Cameron suffers the biggest Tory rebellion yet

91 Tory MPs vote against House of Lords reform in the biggest revolt of this parliament.

With all three of the main parties whipping their MPs in favour of Lords reform, the result of tonight's vote (the programme motion having been withdrawn) was never in doubt. MPs voted overwhelmingly by 462-124 to give the bill a second reading.

But the real story is the size of the Conservative revolt. With 91 Tory MPs voting against the bill, it was the largest rebellion since the formation of the coalition, beating the previous record of 82 set by the EU rebels last year. The rebels were just four short of matching the largest Conservative rebellion of the post-war era over the Major government's post-Dunblane firearms legislation. Conor Burns, PPS to Northern Ireland Secretary Owen Paterson, resigned from the government in protest earlier today, and Angie Bray, PPS to Cabinet Office minister Francis Maude, was sacked immediately after the vote. As ConservativeHome notes, if one takes into account the number of Tory abstentions, more than half of all the party's backbenchers defied the whip and refused to vote for the bill.

By withdrawing the programme motion at the eleventh hour, Cameron avoided the ignominy of an outright Commons defeat. But his authority has been badly dented by tonight's vote. As in the case of the EU referendum vote, the PM was forced to rely on Labour votes to carry the day.

As I wrote earlier, the fate of Lords reform now lies in Labour's hands. If Ed Miliband agrees to the use of closure motions to prevent filibustering by the rebels, the bill could yet make it through the Commons. The key question is what the coalition will have to offer Labour in return for its backing. One possibility, as I suggested in my last post, is that Cameron and Clegg will agree to a referendum, a proposal that Labour endorsed in its 2010 manifesto and that a number of Tory rebels also support.

David Cameron relied on Labour votes to avoid defeat over House of Lords reform. Photograph: Getty Images.

George Eaton is political editor of the New Statesman.

Photo: Getty
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Can Philip Hammond save the Conservatives from public anger at their DUP deal?

The Chancellor has the wriggle room to get close to the DUP's spending increase – but emotion matters more than facts in politics.

The magic money tree exists, and it is growing in Northern Ireland. That’s the attack line that Labour will throw at Theresa May in the wake of her £1bn deal with the DUP to keep her party in office.

It’s worth noting that while £1bn is a big deal in terms of Northern Ireland’s budget – just a touch under £10bn in 2016/17 – as far as the total expenditure of the British government goes, it’s peanuts.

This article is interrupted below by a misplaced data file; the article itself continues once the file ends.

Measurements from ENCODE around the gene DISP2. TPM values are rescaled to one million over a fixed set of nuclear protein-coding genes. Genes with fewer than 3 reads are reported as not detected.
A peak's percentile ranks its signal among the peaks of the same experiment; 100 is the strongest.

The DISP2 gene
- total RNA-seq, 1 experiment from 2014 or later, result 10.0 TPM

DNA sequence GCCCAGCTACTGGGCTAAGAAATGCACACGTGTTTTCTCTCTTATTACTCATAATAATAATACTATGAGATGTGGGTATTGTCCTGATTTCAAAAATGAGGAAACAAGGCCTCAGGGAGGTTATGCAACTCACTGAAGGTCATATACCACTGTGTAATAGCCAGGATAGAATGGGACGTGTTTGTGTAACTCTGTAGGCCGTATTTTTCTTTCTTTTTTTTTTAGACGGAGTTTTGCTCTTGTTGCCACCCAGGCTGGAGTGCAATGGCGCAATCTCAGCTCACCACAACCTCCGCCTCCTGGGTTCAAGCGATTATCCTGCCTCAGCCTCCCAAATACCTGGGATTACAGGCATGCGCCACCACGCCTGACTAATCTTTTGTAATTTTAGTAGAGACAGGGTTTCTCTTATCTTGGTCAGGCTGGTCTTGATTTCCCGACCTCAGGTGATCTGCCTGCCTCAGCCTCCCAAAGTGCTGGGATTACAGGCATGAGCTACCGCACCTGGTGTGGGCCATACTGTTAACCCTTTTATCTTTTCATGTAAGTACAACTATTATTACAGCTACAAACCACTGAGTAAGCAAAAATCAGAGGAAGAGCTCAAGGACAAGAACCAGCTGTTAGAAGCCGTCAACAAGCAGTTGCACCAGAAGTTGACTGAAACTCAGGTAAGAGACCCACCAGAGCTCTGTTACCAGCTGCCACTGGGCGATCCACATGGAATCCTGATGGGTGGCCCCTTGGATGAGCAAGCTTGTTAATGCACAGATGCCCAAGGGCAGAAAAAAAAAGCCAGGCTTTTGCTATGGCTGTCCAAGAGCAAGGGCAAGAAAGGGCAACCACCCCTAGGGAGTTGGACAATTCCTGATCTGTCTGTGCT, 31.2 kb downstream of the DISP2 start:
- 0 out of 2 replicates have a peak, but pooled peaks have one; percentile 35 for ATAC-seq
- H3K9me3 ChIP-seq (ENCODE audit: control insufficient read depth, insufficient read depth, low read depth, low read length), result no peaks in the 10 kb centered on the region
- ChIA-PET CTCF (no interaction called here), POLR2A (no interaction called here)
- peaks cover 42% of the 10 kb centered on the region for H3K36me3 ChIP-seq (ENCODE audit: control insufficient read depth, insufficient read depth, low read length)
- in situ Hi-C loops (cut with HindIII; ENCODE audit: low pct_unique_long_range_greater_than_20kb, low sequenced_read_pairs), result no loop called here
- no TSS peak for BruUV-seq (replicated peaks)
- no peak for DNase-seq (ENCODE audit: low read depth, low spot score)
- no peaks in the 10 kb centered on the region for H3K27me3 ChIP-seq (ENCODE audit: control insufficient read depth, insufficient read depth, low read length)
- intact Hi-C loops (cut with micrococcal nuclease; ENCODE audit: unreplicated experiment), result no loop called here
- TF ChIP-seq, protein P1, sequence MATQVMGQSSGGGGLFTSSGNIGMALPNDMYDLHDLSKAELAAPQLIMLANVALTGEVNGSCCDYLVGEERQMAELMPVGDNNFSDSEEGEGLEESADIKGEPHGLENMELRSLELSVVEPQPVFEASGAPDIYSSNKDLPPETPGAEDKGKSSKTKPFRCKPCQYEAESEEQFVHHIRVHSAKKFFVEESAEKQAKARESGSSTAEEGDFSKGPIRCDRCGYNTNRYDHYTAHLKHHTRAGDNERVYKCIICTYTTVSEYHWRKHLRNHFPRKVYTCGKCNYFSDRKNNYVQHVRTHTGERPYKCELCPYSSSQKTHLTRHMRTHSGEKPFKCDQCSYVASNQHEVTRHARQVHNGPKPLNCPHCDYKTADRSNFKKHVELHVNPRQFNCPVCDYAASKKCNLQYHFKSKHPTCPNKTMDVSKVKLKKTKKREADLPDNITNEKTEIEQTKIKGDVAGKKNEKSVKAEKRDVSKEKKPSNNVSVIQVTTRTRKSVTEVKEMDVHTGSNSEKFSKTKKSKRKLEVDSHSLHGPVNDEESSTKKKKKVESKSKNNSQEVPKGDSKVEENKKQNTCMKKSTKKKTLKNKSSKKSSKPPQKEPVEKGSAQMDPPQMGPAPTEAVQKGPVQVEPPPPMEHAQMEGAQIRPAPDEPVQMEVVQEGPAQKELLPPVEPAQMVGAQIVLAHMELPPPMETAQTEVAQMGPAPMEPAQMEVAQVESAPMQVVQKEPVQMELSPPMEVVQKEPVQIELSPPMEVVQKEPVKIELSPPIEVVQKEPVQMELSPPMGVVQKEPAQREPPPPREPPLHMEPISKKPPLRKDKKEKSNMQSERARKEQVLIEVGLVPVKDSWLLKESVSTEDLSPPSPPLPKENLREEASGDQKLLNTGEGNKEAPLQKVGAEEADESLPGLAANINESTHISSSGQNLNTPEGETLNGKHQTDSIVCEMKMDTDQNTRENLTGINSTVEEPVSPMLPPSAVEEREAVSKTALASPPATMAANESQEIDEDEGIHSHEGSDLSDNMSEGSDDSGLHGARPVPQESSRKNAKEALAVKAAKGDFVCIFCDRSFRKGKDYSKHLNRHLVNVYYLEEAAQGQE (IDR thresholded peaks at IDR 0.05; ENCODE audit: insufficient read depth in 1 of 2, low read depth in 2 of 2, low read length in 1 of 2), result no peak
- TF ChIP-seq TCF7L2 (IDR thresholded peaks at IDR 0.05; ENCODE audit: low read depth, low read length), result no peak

The British government spent £778bn last year – we’re talking about spending an amount of money in Northern Ireland over the course of two years that the NHS loses in pen theft over the course of one in England. To match the increase in relative terms, you’d be looking at a £35bn increase in spending.

But, of course, political arguments are about gut instinct rather than actual numbers. The perception that the streets of Antrim are being paved by gold while the public realm in England, Scotland and Wales falls into disrepair is a real danger to the Conservatives.

But the good news for them is that last year Philip Hammond tweaked his targets to give himself greater headroom in case of a Brexit shock. Now the Tories have experienced a shock of a different kind – a Corbyn shock. That shock was partly due to the Labour leader’s good campaign and May’s bad campaign, but it was also powered by anger at cuts to schools and anger among NHS workers at Jeremy Hunt’s stewardship of the NHS. Conservative MPs have already made it clear to May that the party must not go to the country again while defending cuts to school spending.

Hammond can get to slightly under that £35bn and still stick to his targets. That will mean that the DUP still get to rave about their higher-than-average increase, while avoiding another election in which cuts to schools are front-and-centre. But whether that deprives Labour of their “cuts for you, but not for them” attack line is another question entirely. 

Stephen Bush is special correspondent at the New Statesman. His daily briefing, Morning Call, provides a quick and essential guide to domestic and global politics.

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